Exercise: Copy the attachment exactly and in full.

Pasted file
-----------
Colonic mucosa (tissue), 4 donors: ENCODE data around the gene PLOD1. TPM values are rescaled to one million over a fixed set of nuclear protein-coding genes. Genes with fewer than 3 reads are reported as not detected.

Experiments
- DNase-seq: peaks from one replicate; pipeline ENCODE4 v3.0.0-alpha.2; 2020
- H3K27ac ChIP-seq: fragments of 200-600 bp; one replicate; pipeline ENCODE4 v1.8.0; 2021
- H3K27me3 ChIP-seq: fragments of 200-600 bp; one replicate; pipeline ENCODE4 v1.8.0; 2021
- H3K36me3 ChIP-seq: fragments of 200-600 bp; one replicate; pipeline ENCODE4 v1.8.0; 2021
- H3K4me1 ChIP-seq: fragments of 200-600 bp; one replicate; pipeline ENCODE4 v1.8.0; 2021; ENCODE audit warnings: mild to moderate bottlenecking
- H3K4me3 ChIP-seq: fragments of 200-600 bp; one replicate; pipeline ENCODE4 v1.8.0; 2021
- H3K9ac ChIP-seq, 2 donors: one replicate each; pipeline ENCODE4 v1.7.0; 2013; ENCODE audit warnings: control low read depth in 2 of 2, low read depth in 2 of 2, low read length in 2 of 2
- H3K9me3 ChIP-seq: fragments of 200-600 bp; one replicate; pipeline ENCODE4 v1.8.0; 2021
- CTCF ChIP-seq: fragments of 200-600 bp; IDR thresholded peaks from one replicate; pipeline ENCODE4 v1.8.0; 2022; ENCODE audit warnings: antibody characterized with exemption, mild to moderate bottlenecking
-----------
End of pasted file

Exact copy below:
Colonic mucosa (tissue), 4 donors: ENCODE data around the gene PLOD1. TPM values are rescaled to one million over a fixed set of nuclear protein-coding genes. Genes with fewer than 3 reads are reported as not detected.

Experiments
- DNase-seq: peaks from one replicate; pipeline ENCODE4 v3.0.0-alpha.2; 2020
- H3K27ac ChIP-seq: fragments of 200-600 bp; one replicate; pipeline ENCODE4 v1.8.0; 2021
- H3K27me3 ChIP-seq: fragments of 200-600 bp; one replicate; pipeline ENCODE4 v1.8.0; 2021
- H3K36me3 ChIP-seq: fragments of 200-600 bp; one replicate; pipeline ENCODE4 v1.8.0; 2021
- H3K4me1 ChIP-seq: fragments of 200-600 bp; one replicate; pipeline ENCODE4 v1.8.0; 2021; ENCODE audit warnings: mild to moderate bottlenecking
- H3K4me3 ChIP-seq: fragments of 200-600 bp; one replicate; pipeline ENCODE4 v1.8.0; 2021
- H3K9ac ChIP-seq, 2 donors: one replicate each; pipeline ENCODE4 v1.7.0; 2013; ENCODE audit warnings: control low read depth in 2 of 2, low read depth in 2 of 2, low read length in 2 of 2
- H3K9me3 ChIP-seq: fragments of 200-600 bp; one replicate; pipeline ENCODE4 v1.8.0; 2021
- CTCF ChIP-seq: fragments of 200-600 bp; IDR thresholded peaks from one replicate; pipeline ENCODE4 v1.8.0; 2022; ENCODE audit warnings: antibody characterized with exemption, mild to moderate bottlenecking